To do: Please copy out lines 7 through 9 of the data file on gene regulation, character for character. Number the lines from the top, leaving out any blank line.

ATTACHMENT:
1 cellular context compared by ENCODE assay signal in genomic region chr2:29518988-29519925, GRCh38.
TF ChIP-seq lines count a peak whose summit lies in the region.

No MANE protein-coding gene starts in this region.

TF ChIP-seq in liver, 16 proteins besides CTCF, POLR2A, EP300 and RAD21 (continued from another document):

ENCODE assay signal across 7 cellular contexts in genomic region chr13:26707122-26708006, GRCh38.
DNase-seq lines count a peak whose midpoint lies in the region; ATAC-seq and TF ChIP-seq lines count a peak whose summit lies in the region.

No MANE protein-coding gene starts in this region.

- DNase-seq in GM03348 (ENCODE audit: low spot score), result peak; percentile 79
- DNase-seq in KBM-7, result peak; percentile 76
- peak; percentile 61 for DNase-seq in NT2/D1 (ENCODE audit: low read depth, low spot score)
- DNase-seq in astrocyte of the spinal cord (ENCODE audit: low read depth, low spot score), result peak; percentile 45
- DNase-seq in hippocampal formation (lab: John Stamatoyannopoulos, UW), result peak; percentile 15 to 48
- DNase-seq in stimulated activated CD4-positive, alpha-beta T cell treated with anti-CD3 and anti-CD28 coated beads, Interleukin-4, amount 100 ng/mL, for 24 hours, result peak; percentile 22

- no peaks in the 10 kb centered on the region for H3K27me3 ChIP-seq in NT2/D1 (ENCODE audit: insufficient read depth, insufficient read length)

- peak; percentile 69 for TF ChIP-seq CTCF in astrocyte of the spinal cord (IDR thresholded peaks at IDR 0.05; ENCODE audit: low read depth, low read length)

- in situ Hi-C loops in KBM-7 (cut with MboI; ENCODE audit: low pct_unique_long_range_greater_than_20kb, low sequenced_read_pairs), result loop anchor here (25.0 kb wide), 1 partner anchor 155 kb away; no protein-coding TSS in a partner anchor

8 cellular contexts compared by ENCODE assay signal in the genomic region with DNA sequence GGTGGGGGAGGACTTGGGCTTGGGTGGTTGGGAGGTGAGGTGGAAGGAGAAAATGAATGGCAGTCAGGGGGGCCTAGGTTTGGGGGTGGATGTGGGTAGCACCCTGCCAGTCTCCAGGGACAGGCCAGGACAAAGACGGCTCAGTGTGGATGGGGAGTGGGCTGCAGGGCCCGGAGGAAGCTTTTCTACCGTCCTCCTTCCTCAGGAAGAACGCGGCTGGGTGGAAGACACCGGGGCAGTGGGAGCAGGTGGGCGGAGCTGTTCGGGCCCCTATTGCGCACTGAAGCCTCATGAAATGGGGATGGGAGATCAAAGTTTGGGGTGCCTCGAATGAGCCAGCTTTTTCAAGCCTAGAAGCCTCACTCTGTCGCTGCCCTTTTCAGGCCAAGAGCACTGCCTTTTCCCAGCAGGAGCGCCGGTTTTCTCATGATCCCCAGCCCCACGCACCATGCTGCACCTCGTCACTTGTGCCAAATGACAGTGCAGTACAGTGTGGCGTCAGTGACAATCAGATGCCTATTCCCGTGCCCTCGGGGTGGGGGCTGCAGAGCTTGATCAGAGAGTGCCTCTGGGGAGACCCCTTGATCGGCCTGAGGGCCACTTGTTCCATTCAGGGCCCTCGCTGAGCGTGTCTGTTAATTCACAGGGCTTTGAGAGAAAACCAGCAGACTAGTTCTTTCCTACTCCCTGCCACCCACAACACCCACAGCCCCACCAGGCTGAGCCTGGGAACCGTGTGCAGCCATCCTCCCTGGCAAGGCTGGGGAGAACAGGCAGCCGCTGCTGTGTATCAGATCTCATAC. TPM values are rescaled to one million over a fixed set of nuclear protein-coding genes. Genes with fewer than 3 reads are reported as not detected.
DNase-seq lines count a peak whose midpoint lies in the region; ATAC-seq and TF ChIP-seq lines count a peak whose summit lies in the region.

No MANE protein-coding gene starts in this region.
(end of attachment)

No MANE protein-coding gene starts in this region.

- DNase-seq in GM03348 (ENCODE audit: low spot score), result peak; percentile 79
- DNase-seq in KBM-7, result peak; percentile 76